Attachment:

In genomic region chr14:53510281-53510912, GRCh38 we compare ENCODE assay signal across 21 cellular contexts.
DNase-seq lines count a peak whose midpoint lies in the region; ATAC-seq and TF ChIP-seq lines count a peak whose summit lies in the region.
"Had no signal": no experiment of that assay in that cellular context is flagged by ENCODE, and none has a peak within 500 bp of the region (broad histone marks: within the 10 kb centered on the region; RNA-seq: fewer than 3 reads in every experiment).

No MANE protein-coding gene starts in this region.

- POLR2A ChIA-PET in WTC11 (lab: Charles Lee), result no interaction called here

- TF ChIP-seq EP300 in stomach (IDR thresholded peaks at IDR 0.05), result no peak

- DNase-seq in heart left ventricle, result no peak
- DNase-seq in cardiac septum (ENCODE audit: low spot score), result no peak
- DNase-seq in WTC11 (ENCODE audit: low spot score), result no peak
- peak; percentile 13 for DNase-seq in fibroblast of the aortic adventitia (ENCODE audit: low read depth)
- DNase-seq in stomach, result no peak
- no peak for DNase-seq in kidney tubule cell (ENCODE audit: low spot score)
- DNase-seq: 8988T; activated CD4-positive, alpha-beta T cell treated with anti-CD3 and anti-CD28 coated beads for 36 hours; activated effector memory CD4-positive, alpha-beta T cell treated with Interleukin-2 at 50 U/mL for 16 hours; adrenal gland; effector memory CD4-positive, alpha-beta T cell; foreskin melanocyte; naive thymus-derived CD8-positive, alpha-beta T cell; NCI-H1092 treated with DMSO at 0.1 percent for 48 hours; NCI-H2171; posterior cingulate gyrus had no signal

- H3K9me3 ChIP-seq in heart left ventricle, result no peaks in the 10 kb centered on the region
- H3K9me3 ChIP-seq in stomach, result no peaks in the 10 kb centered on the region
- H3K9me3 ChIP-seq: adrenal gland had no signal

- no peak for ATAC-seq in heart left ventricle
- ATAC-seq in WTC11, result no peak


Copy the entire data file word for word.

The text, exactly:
In genomic region chr14:53510281-53510912, GRCh38 we compare ENCODE assay signal across 21 cellular contexts.
DNase-seq lines count a peak whose midpoint lies in the region; ATAC-seq and TF ChIP-seq lines count a peak whose summit lies in the region.
"Had no signal": no experiment of that assay in that cellular context is flagged by ENCODE, and none has a peak within 500 bp of the region (broad histone marks: within the 10 kb centered on the region; RNA-seq: fewer than 3 reads in every experiment).

No MANE protein-coding gene starts in this region.

- POLR2A ChIA-PET in WTC11 (lab: Charles Lee), result no interaction called here

- TF ChIP-seq EP300 in stomach (IDR thresholded peaks at IDR 0.05), result no peak

- DNase-seq in heart left ventricle, result no peak
- DNase-seq in cardiac septum (ENCODE audit: low spot score), result no peak
- DNase-seq in WTC11 (ENCODE audit: low spot score), result no peak
- peak; percentile 13 for DNase-seq in fibroblast of the aortic adventitia (ENCODE audit: low read depth)
- DNase-seq in stomach, result no peak
- no peak for DNase-seq in kidney tubule cell (ENCODE audit: low spot score)
- DNase-seq: 8988T; activated CD4-positive, alpha-beta T cell treated with anti-CD3 and anti-CD28 coated beads for 36 hours; activated effector memory CD4-positive, alpha-beta T cell treated with Interleukin-2 at 50 U/mL for 16 hours; adrenal gland; effector memory CD4-positive, alpha-beta T cell; foreskin melanocyte; naive thymus-derived CD8-positive, alpha-beta T cell; NCI-H1092 treated with DMSO at 0.1 percent for 48 hours; NCI-H2171; posterior cingulate gyrus had no signal

- H3K9me3 ChIP-seq in heart left ventricle, result no peaks in the 10 kb centered on the region
- H3K9me3 ChIP-seq in stomach, result no peaks in the 10 kb centered on the region
- H3K9me3 ChIP-seq: adrenal gland had no signal

- no peak for ATAC-seq in heart left ventricle
- ATAC-seq in WTC11, result no peak